I have witnessed firsthand the evolving trends and technologies that shape our industry. Early on in my career we still used a DOS based survey interface for all telephone interviewing and recorded interviews using tape recorders which had to be connected to interviewers' telephones. The product we used at the time was Results for research. Over the years we moved to 100% browser-based survey platforms with integrated phone systems and recording facilities.
Things have changed very much over the years. Online has become stronger and stronger and these days most consumer data collection and a large amount of B2B surveys are conducted using panels and online surveys.
In this blog post I aim to shed light on why telephone data collection remains an indispensable tool for obtaining insights in my view.
- Human Connection and Engagement:
One of the most significant advantages of telephone data collection is the ability to establish a direct and personal connection with respondents. In a world saturated with digital interactions, the human touch offered by a phone conversation fosters a sense of trust and sincerity. Building rapport with respondents is often easier over the phone, leading to more open and candid responses. This human element can be crucial in eliciting nuanced insights that might be missed in the more impersonal online surveys.
- Diverse Reach, Representation and Hard to Reach:
Despite the widespread adoption of the internet, there are still segments of the population that may not have reliable online access or may be less comfortable participating in online surveys. Telephone data collection allows researchers to reach a broader and more diverse audience, ensuring that the sample is representative of the entire population. This inclusivity is vital for obtaining well-rounded and unbiased data, especially in studies where demographic diversity is a key consideration.
Shifting focus to B2B audience data, reliance on online panels poses challenges, given the potential inaccuracies in consumer panel profiles. The distinctive strength of telephone interviewers lies in their ability to reach out to B2B audiences directly at their workplaces. By screening participants beforehand, these skilled professionals navigate the landscape of recruiting senior and hard to reach audiences, including politicians – a feat often unattainable through online channels alone.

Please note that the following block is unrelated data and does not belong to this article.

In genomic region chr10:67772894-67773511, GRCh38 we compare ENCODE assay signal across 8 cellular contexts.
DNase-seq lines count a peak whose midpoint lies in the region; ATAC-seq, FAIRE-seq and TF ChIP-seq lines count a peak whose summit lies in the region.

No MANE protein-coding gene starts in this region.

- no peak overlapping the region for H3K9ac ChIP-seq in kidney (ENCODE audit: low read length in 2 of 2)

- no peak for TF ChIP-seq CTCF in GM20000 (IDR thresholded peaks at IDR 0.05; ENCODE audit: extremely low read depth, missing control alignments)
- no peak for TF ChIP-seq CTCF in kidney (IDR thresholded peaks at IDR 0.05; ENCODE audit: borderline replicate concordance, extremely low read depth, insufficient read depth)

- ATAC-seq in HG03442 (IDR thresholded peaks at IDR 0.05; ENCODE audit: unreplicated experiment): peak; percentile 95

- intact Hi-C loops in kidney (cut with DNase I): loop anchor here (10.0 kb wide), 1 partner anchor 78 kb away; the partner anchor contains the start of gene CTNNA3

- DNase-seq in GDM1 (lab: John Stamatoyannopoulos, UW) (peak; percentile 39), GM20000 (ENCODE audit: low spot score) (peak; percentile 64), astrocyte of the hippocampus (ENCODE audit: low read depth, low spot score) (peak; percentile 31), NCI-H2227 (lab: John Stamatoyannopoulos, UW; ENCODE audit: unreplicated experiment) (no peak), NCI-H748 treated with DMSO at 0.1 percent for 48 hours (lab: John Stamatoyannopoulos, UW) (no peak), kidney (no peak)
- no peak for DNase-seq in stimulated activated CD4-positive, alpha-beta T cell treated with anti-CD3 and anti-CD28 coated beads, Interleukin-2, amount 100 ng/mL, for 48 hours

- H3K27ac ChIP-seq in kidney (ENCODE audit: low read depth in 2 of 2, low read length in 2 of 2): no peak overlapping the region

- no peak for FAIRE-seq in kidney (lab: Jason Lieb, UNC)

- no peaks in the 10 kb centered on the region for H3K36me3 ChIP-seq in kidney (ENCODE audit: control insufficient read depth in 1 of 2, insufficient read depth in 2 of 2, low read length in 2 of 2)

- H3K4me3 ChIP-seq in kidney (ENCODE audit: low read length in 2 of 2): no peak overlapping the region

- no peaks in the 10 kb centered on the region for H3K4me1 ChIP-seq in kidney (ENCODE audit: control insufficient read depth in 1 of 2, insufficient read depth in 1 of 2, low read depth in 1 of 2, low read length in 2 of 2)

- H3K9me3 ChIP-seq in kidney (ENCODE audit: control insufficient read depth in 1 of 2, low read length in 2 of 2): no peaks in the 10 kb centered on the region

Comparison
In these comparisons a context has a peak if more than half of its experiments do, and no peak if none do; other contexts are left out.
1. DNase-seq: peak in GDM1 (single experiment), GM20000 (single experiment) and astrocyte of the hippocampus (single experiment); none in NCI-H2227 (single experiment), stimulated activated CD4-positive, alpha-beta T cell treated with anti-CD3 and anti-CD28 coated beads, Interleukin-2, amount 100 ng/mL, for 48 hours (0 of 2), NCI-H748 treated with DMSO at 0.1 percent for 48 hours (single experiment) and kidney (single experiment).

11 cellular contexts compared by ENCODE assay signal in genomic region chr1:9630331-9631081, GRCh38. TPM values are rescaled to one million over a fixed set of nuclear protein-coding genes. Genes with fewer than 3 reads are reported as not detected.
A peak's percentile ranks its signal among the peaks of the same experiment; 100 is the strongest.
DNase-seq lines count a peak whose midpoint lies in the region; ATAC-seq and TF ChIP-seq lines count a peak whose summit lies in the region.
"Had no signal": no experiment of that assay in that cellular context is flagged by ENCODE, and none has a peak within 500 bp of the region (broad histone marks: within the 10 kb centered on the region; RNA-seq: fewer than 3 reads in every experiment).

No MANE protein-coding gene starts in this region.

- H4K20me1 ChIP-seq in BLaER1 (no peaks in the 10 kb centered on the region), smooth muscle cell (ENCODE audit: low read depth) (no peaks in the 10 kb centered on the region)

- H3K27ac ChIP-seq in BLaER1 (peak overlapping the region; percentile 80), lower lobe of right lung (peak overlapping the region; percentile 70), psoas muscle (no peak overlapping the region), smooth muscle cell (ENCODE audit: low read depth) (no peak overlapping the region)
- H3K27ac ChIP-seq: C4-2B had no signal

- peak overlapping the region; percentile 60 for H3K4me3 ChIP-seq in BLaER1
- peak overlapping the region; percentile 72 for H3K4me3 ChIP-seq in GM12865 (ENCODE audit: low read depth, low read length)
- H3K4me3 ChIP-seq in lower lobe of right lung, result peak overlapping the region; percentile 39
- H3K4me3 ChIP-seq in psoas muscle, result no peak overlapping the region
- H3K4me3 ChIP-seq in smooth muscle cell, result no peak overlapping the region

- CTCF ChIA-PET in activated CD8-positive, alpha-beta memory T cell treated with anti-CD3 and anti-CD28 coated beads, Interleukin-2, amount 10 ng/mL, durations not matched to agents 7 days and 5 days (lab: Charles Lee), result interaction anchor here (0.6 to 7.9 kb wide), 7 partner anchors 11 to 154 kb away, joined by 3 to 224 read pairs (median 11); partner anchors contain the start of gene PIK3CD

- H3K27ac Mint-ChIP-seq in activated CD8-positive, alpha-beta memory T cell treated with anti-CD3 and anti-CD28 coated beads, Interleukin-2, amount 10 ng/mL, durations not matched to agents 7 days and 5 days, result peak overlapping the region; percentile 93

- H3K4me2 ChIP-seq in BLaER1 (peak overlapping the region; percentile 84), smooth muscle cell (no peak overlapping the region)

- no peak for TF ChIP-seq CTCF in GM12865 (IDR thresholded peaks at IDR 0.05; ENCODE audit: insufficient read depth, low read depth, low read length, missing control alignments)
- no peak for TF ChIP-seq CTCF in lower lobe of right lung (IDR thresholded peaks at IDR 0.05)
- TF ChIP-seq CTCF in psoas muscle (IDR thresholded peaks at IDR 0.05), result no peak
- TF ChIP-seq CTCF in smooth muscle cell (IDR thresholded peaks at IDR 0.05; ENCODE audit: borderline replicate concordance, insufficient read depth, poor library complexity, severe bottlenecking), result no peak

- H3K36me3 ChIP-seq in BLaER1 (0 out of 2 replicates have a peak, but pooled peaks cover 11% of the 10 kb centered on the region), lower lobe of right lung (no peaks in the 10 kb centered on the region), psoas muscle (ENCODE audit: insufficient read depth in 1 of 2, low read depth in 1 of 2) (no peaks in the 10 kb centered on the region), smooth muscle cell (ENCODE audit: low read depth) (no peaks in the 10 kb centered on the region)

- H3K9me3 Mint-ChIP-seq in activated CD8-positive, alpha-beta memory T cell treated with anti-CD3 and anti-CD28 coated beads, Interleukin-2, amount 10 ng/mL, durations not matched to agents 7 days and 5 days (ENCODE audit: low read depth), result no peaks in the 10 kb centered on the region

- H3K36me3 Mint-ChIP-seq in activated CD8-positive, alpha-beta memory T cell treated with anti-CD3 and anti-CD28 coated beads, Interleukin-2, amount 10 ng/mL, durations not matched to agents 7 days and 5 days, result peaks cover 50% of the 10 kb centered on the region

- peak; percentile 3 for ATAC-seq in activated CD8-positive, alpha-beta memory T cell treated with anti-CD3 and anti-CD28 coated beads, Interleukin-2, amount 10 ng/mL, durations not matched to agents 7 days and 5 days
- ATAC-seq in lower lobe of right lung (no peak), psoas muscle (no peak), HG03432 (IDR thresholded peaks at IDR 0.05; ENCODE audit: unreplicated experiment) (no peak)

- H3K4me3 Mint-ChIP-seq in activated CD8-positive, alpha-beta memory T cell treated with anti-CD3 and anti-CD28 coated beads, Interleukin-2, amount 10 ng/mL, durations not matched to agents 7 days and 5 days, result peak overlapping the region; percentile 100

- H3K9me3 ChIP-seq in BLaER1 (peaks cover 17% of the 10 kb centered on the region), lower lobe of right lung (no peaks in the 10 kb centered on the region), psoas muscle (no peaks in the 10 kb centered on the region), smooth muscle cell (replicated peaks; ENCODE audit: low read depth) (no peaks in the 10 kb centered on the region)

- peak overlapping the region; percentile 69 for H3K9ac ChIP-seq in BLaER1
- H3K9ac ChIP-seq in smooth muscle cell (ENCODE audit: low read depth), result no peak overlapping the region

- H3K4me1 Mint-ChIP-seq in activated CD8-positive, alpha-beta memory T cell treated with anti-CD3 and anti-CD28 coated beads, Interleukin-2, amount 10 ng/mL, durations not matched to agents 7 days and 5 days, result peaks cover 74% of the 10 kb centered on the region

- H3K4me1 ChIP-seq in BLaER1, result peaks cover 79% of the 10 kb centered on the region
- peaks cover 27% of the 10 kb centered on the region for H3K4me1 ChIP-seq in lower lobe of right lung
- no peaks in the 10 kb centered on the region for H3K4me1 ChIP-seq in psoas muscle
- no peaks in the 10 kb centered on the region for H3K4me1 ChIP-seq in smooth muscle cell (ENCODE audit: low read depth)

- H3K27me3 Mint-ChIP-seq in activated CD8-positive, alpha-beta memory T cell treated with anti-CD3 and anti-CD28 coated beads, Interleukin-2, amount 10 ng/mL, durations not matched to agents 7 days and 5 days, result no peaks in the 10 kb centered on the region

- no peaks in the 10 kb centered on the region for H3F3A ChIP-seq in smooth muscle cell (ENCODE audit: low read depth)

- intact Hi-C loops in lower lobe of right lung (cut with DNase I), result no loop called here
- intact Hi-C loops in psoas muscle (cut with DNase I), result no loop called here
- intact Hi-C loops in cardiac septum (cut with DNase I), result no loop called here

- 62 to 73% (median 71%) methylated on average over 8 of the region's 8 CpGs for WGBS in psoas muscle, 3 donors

- Immediate Clarifications and Probing:
In the dynamic world of market research, being able to adapt and clarify questions in real-time is an asset. Telephone interviews provide interviewers and moderators with the flexibility to probe deeper into responses, seek clarifications, and adjust the survey flow based on the participant's feedback. This interactive nature ensures a higher quality of data by reducing the chances of misunderstandings and ensuring that respondents fully comprehend the questions being asked.
- Overcoming Digital Barriers:
In an era where online privacy concerns are on the rise, gaining trust for online surveys can be a challenge. Telephone data collection, on the other hand, has a long-established reputation, and participants may feel more secure sharing their opinions verbally rather than through potentially less secure online platforms. Overcoming digital barriers allows for a more open and honest exchange of information, contributing to the integrity of the collected data.
- Mitigating Sampling Bias:
Online surveys are susceptible to self-selection bias, where only certain demographic groups choose to participate. Telephone data collection provides a more controlled and randomized approach, reducing the risk of sampling bias. By reaching respondents through a variety of means, including landlines and mobile phones, researchers can achieve a more balanced representation of the target population.
- Best of both worlds
Especially in healthcare and biotech data collection, utilizing a telephone recruitment approach to online surveys is very powerful. Recruiters contact participant at their place of work, establish a personal connection, vet them, and send survey links to the right individuals. This method not only ensures better data quality than traditional online data collection but also encourages participants to complete surveys online due to the rapport built during phone interactions. Particularly effective in fields reliant on visuals and complex tables, this approach offers a tailored and flexible strategy incorporating both phone and online data collection methods.
In conclusion, while online interviewing and other digital methodologies have undoubtedly become integral components of market research, telephone data collection continues to play a crucial role in ensuring the depth, breadth, and authenticity of the insights gathered. Embracing a diversified approach that leverages the strengths of various methodologies will undoubtedly lead to more robust and reliable research outcomes in our ever-evolving industry.